Psychotherapists sometimes have fantasies of finding just the right match for clients — particularly clients they like, I suspect. An article in the New York Times does a pretty good job of sharing one therapist’s thoughts on the subject.
Dating is challenging, and there’s the temptation to find a short-cut that would lead to a successful relationship for the two people involved. The issue also highlights one of the subtler aspects of psychotherapy: therapists develop feelings for their clients, just as clients often do for therapists. This is normal and healthy, but it is the responsibility of the therapist to make sure it serves the process and doesn’t get in the way. That’s one reason psychotherapy is different from friendship.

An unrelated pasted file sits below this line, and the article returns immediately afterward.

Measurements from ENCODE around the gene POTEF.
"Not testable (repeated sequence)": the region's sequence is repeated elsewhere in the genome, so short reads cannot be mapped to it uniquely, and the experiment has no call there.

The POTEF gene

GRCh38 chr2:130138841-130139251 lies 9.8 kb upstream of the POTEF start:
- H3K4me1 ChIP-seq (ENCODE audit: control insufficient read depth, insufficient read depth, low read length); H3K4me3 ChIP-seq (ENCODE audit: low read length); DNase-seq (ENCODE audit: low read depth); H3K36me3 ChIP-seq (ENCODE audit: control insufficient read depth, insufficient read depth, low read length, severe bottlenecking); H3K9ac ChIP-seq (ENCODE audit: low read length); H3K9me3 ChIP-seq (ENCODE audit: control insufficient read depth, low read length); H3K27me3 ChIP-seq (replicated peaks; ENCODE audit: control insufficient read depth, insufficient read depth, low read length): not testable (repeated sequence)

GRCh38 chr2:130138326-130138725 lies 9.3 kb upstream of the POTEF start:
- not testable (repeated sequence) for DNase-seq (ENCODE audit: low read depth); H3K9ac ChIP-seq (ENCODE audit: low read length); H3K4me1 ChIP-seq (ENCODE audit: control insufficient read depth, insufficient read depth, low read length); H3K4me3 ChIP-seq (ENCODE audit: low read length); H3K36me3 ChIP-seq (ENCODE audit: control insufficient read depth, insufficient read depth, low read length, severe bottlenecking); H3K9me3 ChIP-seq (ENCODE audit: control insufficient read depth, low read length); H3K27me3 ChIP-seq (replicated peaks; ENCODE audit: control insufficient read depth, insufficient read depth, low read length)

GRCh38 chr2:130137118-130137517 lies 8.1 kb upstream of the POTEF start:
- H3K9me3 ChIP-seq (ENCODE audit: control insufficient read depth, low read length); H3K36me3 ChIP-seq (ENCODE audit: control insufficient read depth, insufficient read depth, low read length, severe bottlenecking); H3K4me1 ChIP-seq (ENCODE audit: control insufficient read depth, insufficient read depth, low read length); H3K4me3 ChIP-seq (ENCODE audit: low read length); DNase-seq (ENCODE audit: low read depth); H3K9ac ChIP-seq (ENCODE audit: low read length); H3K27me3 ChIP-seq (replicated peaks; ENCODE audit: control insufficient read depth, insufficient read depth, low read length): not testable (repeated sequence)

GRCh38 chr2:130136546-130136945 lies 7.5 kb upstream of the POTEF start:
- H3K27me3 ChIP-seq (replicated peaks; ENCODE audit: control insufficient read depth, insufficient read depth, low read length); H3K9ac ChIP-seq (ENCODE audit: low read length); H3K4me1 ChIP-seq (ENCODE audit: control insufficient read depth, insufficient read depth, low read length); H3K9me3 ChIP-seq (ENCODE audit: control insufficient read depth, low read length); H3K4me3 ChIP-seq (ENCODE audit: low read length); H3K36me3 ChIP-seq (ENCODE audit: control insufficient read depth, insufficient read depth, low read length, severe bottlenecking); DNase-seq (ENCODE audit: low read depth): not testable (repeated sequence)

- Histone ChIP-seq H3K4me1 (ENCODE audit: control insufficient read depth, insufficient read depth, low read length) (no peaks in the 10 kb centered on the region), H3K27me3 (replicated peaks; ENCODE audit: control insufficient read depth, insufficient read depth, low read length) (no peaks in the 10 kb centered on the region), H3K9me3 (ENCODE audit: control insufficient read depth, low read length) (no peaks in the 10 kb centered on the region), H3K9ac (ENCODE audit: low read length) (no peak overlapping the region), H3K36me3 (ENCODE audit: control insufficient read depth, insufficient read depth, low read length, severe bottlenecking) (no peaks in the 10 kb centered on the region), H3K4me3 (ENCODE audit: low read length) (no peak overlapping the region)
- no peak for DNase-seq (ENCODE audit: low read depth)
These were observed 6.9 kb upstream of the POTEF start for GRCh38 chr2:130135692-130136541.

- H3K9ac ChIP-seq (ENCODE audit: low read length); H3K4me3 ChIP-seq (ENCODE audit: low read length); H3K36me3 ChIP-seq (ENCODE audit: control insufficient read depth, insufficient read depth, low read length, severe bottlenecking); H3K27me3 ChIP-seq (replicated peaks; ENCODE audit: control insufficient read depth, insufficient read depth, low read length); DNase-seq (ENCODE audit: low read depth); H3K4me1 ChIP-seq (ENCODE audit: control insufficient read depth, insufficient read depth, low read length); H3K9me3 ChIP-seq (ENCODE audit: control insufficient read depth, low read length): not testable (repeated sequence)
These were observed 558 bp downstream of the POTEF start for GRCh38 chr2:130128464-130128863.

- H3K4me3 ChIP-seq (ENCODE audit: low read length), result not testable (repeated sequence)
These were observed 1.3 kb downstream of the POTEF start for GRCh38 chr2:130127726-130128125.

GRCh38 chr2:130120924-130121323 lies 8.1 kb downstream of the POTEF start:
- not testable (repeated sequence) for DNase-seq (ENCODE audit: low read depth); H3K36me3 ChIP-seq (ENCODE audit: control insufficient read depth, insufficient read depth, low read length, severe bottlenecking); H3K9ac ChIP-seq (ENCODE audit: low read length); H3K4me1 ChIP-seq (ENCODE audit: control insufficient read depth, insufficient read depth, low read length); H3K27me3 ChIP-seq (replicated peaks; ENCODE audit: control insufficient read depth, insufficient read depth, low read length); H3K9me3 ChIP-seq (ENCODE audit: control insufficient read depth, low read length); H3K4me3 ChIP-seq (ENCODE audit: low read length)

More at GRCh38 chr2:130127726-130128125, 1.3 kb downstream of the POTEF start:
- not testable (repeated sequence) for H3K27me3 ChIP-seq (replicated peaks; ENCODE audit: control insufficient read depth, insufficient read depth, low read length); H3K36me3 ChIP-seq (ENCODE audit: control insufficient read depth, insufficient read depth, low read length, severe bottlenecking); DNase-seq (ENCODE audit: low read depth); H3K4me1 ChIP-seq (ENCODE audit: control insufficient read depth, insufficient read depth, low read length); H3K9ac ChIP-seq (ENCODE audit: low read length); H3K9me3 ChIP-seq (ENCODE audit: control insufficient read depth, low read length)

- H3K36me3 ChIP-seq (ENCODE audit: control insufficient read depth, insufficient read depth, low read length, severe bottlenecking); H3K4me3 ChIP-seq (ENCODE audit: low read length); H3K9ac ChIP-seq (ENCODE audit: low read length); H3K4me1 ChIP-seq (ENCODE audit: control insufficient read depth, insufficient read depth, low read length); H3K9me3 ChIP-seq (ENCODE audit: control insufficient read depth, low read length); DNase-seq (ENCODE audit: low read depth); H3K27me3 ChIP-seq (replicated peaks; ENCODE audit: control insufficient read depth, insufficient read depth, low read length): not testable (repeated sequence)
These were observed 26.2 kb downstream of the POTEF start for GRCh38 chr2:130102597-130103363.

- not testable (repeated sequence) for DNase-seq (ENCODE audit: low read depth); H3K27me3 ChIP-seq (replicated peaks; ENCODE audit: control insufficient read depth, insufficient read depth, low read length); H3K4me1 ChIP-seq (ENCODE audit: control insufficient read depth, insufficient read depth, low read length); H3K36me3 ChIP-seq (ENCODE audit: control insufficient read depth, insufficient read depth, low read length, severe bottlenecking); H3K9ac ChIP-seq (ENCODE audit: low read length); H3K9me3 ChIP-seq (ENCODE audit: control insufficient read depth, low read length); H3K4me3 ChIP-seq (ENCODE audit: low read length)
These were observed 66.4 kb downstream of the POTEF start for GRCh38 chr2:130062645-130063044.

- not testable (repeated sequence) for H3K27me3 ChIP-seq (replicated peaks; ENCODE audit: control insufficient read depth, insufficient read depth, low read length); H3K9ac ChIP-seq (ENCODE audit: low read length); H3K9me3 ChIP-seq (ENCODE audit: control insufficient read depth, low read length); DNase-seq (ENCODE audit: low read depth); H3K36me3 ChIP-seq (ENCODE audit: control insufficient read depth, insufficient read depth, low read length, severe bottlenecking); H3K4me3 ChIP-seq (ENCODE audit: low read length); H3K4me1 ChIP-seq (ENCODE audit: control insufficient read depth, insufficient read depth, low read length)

The therapist who wrote the article put it this way:
I shouldn’t find partners for my patient any more than I should cook her dinner: both are skills she has to develop for herself….Additionally (and why was I thinking this through so fully?) she might feel coerced into something she really didn’t want to do. A therapeutic relationship is by definition unequal; therapists have considerable power, and patients want to please their therapists. My patient might be reluctant to decline.
Therapists are human. I’ve sometimes had fantasies that two clients I thought would be perfect for one another might somehow bump into one another on the sidewalk outside my office! But I understand it isn’t my place to manipulate people into making that happen.
Sometimes help isn’t helpful.